Some of the milestones we've achieved in this time period that we're particularly proud of include:

Financial Statements

Since our inception, $10,402.90 has been donated to our organization. Of that money, we have $7,468.33 remaining, most of which will likely be going towards hiring a part-time contractor. Our largest expenses include producing printed materials, sponsoring the SSDP2019 Conference and the DPA 2019 Conference, and applying for 501(c)3 status/filing other mandatory government forms and registrations. Upcoming expenses include hiring a full or part-time contractor, printing and shipping materials, hosting expungement events, sponsorships of further conferences and events, and further governmental registration expenses.

Donor appreciation:

We had a very successful GoFundMe campaign, with over 100 donors, raising over $6,000. Donors putting forward more than $100 include:

Alan Amsterdam
of Capitol Hemp

James Gould

Danielle Schumacher
of THC Staffing Group

Kayvan Khalatbari-Limaki

Jeffrey Zucker

Thomas Carpenter

Dain Roose-Snyder

Kim Stiens

...and two anonymous donors

Pro Bono Aid

Kevin Cheney
Cheney Galluzzi Howard

Provided $2500 in Pro Bono labor while developing a Caniexpunge resource for Colorado

Michael C. Minardi and Andie Sgromo
Minardi Law

Provided $6,000 in Pro Bono labor while developing a Caniexpunge resource for Florida

Frank Gerratana and David Lehr
Fish & Richardson

Provided $14,983 in Pro Bono labor while developing a Caniexpunge resource for Massachusetts

James Gould
Provided $5,625 in Pro Bono labor while developing custom software for Caniexpunge

Rachel Wissner
Provided designs for posters for our Canivote program

About our Board of Directors

Scott Cecil has been active in the drug policy reform movement for a decade after experiencing an arrest for marijuana possession. In that time he has worked with Students for Sensible Drug Policy (SSDP) as an Outreach Director and Operations Associate. He has also interned with the Multidisciplinary Association for Psychedelic Studies (MAPS) on a medical cannabis study for treating PTSD in combat veterans and served briefly as the Operations Director at the Minority Cannabis Business Association (MCBA). Scott has been involved with efforts to legalize cannabis for medical use and adult use in a handful of states. He is currently a non-profit professional and lobbyist in Washington D.C and Maryland where he focuses on cannabis policy and harm reduction & safer consumption spaces for as a means for preventing accidental fatal overdoses. In May of 2019, Scott was elected to a four-year term to the City Council in Mount Rainier, MD where he resides.

Ashleigh Dennis is a third-year law student at the University of California, Irvine School of Law hoping to pursue a legal career in drug policy and criminal justice reform after graduation. She has been involved in criminal justice reform since high school after experiencing a DEA raid and interning with Law Enforcement Action Partnership (LEAP) in 2013 during her senior year. In college, Ashleigh founded the Chapman University chapter of Students for Sensible Drug Policy and continued with student activism. During law school, she has interned with Root & Rebound, the ACLU SoCal Jails Project and the Loyola Project for the Innocent.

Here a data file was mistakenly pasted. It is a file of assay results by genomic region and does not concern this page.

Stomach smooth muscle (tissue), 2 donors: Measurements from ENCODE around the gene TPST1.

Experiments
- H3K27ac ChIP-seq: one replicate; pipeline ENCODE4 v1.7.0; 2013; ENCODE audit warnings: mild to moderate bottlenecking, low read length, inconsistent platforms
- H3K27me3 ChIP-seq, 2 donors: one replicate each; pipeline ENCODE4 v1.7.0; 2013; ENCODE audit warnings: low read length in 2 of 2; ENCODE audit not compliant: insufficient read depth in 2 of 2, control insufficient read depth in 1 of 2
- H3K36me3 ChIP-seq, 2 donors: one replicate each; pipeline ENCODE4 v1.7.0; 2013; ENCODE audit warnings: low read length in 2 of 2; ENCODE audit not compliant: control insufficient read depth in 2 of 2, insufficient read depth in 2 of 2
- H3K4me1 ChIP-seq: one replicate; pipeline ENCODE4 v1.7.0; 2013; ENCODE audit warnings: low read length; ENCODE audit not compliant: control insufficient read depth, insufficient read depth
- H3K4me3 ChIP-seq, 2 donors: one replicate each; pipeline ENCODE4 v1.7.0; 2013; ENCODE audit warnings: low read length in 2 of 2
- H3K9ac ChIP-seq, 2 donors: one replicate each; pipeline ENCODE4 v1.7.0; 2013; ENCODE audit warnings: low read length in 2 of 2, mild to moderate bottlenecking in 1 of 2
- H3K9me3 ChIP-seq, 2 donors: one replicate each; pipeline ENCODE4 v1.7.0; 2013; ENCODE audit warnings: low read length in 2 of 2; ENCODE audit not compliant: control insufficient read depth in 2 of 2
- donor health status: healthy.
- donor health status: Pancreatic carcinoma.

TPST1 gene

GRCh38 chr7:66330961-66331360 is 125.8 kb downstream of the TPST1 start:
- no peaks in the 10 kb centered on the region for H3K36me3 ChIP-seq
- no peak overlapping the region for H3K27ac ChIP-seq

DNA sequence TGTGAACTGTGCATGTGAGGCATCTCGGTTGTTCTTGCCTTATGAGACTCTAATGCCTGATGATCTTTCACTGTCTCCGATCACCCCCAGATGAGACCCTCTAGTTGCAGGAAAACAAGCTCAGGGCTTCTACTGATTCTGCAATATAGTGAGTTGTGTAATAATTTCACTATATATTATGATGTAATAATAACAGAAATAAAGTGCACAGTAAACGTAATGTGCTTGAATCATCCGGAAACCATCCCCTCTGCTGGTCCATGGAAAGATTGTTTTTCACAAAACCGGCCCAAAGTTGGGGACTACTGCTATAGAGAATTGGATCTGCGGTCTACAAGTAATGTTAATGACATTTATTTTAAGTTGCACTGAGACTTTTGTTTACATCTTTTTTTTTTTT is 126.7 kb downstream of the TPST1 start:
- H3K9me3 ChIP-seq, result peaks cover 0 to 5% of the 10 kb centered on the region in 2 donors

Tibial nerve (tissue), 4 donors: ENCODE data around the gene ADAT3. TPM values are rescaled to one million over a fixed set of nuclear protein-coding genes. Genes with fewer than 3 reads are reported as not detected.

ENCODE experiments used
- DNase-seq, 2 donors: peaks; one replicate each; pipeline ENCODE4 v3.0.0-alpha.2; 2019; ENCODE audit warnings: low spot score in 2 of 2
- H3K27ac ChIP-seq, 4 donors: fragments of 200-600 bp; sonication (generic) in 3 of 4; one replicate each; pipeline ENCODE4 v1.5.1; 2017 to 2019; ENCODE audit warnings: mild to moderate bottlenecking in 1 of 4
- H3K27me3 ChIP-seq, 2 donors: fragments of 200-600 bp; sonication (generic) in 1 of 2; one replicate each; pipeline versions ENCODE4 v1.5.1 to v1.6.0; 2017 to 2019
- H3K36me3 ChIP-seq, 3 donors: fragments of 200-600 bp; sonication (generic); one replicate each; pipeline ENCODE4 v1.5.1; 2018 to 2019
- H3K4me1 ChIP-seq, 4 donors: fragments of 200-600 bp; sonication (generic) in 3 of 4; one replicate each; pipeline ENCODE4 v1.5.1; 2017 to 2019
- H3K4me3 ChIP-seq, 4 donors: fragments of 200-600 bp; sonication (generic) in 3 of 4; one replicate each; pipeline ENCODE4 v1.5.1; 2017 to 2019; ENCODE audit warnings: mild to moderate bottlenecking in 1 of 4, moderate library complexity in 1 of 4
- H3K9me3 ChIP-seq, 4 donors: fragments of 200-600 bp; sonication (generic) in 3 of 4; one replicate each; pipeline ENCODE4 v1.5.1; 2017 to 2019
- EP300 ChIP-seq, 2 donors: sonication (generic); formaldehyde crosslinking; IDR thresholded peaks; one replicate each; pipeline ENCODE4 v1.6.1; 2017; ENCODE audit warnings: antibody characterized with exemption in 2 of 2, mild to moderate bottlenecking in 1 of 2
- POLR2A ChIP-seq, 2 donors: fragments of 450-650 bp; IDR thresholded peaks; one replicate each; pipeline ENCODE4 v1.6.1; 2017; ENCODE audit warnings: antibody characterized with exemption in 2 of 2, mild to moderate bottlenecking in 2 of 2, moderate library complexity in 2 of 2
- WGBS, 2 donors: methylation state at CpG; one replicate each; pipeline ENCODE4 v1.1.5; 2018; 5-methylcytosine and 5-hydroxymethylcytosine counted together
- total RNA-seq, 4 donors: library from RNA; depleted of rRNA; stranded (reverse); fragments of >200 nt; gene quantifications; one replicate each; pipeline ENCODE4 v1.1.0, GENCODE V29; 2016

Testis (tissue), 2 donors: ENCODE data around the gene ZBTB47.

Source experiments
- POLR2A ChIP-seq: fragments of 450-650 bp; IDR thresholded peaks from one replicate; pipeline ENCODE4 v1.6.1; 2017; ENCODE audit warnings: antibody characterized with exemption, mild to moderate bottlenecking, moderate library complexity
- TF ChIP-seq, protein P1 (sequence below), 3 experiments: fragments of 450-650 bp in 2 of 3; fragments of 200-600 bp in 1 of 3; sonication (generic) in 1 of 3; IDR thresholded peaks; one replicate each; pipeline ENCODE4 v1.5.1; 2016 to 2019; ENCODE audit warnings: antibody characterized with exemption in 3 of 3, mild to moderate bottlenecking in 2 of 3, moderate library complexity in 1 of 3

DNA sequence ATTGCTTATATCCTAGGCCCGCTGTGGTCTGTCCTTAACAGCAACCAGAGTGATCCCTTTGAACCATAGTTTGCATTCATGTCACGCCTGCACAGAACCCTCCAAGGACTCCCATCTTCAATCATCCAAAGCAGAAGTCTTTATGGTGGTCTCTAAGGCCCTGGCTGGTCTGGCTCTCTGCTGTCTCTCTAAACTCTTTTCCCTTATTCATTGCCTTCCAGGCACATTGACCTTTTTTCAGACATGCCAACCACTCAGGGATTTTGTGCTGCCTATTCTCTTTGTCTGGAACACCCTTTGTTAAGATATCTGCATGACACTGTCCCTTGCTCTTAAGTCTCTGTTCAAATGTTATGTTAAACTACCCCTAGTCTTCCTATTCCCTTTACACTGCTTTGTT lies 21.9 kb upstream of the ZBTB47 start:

James Gould taught himself how to program and began a career doing web development shortly after finishing high school. Several years later, he relocated to Colorado after receiving a job offer in Boulder. Shortly after moving to Colorado, he got involved with student activism at the University of Colorado Boulder, specifically around drug policy and prison policy, and began attending the University of Colorado Boulder part-time. After several years of involvement in student activism and community organizing, he started a contract working for the Multidisciplinary Association for Psychedelic Studies, which served as his primary place of employment for a year, during which time he interned with Students for Sensible Drug Policy and the Drug Policy Alliance. Later that year, he founded Caniexpunge, which later became Rights Restoration Project, and the next year was elected to the Board of Directors of Students for Sensible Drug Policy. James Gould currently serves as the Chair of the Board and Executive Director.

Imani R. Oakley, Esq. is the Deputy Chief of Staff for Assemblywoman Britnee N. Timberlake. Formally, Imani served as a Constituent Advocate for Senator Cory A. Booker where her portfolio consisted of affordable housing, mortgages, taxes, student loans, consumer protection, pensions, and postal service issues. In 2017, Imani was the panel speaker for the 2017 International Drug Policy Reform Conference where she spoke about what students can do to effect drug policy reform on their campus and in their communities. Furthering her endeavors to create positive change in drug policy reform, Imani was invited to participate in the 2016 Minority Cannabis Business Association's Policy Summit where she helped draft model legislation for the legalization of marijuana in a manner that promotes access to the legal cannabis industry for marginalized communities. As an unyielding advocate for the systemically powerless, Imani served as a legal observer during the anti-police brutality protests in Baltimore, where she ensured that the First Amendment rights of protestors were not infringed upon. During this same year, Imani worked for the South African non-profit, Ndifuna Ukwazi, where she collected affidavits on property and sewage conditions from South African communities that suffered under Apartheid. Imani earned her Bachelor's degree from Howard University, a Master of Arts degree from New York University, and a Juris Doctor degree from Howard University School of Law. Through her passion for both policy and her community, Imani hopes to continue to be a servant of the people and a trailblazer for progress.